This update is part of the weekly Political Report newsletter. Find more on our legislative round-up page.
Ron DeSantis did not articulate precise positions on criminal justice during his campaign for governor in 2018, but in the campaign’s final stretch he appeared to be comfortable with the state’s incarceration rate and hostile toward sentencing reform, according to reporting by Andrew Pantazi in the Florida Times-Union. Since he took office in January, articles have continued probing DeSantis’s views. Samantha Gross writes in the Miami Herald that DeSantis is breaking with his predecessor Rick Scott’s support for the restrictions that the legislature imposed on the legalization of medical marijuana approved by voters in 2016; DeSantis reportedly supports repealing the ban on marijuana taking a smokable form, and is otherwise looking to drop Scott’s legal appeal in defense of these restrictions. In addition, John Kennedy writes in the Florida Times-Union that DeSantis is seen as a wild card between campaign advisers and sheriffs who oppose sentencing reform, and conservative groups and lawmakers like state Senator Jeff Brandes and Americans for Prosperity that wish to push for it in the coming legislative session. Among the latter group’s targets: the state’s mandatory minimum guidelines, its harsh restrictions on early release, and the low threshold for when theft is considered a felony-level offense. The adoption of Amendment 11 by voters in November expanded the range of possible criminal justice reforms by enabling sentencing reforms to be retroactive.
Residents of Idaho, Nebraska, and Utah voted to expand Medicaid in November, and Maine’s new governor expanded her state’s program soon after taking office this month. Could Kansas be next? In 2017, the Republican-run legislature passed legislation expanding Medicaid but it failed to muster the supermajority required to override Governor Sam Brownback’s veto. As of this month, the governor is Laura Kelly, a Democrat who campaigned on expanding Medicaid and sent the legislature an expansion plan this week. Therefore, it would now be enough for expansion supporters to secure majority support. But conservatives made some gains in the legislature in the 2018 elections, The Kansas City Star writes.
In December, the Star’s editorial board argued that expanding Medicaid is essential to making drug addiction a public health issue rather than a carceral one. “You can let drug offenders, whose addictions often lead to other crimes, out of jail without making treatment available, of course, but that does make it much more likely that the ex-offender will wind up right back inside,” the board wrote. “And failing to make medication-assisted treatment available can only hobble the prospect that sentencing reform will work as it’s supposed to and could.” Governor Kelly echoed this argument in her State of the State address on Jan. 16: She argued that expanding Medicaid would help Kansas confront issues of drug addiction and substance abuse, and so “ease the unsustainable burden on our … criminal justice system.” Eric Russell reports in the Press Herald that Maine’s new governor, Janet Mills, has similarly made Medicaid expansion a cornerstone of her fight against the opioid crisis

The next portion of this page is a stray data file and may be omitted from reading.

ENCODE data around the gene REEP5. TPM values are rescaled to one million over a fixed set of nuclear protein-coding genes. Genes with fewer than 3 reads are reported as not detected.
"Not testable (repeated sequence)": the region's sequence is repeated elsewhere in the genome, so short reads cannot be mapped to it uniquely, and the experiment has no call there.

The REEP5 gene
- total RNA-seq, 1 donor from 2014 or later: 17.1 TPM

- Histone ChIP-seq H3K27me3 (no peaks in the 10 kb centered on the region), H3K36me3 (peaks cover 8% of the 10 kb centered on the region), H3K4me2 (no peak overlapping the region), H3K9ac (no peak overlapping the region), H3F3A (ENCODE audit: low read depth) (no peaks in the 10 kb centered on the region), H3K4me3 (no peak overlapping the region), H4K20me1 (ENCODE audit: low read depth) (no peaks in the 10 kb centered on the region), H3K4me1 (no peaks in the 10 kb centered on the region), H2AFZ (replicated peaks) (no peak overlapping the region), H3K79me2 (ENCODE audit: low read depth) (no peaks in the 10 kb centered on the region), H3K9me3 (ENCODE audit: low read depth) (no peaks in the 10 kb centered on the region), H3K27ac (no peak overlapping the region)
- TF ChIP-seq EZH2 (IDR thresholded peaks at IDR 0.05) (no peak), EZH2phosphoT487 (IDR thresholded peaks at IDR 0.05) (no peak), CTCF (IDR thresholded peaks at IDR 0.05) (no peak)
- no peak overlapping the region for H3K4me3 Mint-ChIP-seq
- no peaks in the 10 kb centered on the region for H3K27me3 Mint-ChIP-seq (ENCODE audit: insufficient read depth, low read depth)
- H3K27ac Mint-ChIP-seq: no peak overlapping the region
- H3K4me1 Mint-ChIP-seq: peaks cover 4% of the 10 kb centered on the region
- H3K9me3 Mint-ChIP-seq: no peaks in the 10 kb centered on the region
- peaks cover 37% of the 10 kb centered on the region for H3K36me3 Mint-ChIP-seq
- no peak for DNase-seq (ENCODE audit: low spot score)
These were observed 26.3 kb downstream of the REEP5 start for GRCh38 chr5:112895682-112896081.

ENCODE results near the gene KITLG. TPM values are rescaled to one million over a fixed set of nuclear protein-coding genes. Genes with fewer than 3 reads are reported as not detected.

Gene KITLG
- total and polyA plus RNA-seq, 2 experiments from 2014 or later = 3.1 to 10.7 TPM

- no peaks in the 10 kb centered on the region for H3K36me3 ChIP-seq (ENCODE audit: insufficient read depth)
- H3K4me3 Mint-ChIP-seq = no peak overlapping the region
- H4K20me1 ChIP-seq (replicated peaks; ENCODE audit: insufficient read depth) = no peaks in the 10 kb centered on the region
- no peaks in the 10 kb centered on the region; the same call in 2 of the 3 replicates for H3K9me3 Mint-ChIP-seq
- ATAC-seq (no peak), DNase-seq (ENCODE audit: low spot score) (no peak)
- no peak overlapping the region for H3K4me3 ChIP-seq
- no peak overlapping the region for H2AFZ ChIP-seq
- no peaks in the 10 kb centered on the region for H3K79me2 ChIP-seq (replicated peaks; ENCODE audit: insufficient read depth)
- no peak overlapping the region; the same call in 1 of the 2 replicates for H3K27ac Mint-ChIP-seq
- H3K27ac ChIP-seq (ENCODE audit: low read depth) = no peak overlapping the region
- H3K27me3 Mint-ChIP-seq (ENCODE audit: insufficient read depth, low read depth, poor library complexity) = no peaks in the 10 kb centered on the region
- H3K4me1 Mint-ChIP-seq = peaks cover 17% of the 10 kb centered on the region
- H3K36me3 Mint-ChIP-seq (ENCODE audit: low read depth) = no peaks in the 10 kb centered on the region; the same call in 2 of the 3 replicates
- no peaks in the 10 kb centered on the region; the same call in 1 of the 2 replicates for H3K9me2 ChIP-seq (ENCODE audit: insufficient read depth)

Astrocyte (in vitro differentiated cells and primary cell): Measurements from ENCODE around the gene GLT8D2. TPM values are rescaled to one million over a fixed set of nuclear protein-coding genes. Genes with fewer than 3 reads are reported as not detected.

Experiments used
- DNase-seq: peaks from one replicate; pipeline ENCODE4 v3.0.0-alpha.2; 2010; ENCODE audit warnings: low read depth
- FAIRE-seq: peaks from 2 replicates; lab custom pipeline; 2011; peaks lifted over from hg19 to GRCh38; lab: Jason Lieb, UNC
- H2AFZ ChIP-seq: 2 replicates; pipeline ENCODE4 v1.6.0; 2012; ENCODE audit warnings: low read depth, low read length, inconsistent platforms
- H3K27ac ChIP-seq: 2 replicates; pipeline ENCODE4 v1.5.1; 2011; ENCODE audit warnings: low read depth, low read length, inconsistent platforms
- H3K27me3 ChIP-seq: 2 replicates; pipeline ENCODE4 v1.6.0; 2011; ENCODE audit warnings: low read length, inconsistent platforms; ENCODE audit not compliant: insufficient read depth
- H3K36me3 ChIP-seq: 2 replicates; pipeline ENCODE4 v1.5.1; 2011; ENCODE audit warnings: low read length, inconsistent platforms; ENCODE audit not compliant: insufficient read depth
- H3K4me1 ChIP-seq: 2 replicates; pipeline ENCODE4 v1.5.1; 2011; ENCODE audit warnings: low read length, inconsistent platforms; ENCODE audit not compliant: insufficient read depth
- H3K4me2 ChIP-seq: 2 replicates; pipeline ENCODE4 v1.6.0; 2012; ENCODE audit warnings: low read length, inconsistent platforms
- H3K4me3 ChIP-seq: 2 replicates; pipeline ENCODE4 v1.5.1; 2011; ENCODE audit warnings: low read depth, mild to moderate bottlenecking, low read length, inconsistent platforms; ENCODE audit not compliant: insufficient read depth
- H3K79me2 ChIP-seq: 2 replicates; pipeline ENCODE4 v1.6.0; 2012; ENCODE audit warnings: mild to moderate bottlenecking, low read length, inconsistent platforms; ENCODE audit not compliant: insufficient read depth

The ACLU of Montana and Americans for Prosperity have joined forces to support legislation (House Bill 217) that would stop the state of Montana from suspending people’s driver’s licenses for a failure to pay most court fines and fees that have stemmed from unrelated offenses. In introducing the bill, Republican state Representative Casey Knudsen called the practice a “modern-day debtors’ prison.” This Montana push emulates legal and legislative efforts in other states. In July, Maine adopted legislation to end the automatic suspension of driver’s licenses for a failure to pay most court fines. And in July, U.S. District Judge Aleta Trauger issued a ruling that bars Tennessee from revoking licenses. “If a person has no resources to pay a debt, he cannot be threatened or cajoled into paying it; he may, however, become able to pay it in the future. But taking his driver’s license away sabotages that prospect,” Trauger wrote.
A new effort is underway in Wyoming to abolish the death penalty. The state House rejected similar legislation last year, on a vote of 34 to 25, as it had the previous four years. But this year’s bill (House Bill 145), whose main sponsors are Representative Jared Olsen and Senator Brian Boner (both are Republican), has many more co-sponsors than the effort’s past iterations—and one of those co-sponsors is House Speaker Steve Harshman, a Republican. Harshman was not a co-sponsor of the 2018 effort; in fact, he voted against moving the bill forward, as he had in 2016.
There is no one on Wyoming’s death row since a federal judge struck down the death sentence of Dale Eaton in 2014. In an interview with the Casper Star-Tribune, Olsen argued that the state’s death penalty statutes is nevertheless a drain on the state’s finances and questioned its need as a deterrent. “There are a plethora of legislators who are stuck in the way that this is the only effective way to curb murders, even when the statistics show it’s not,” he said.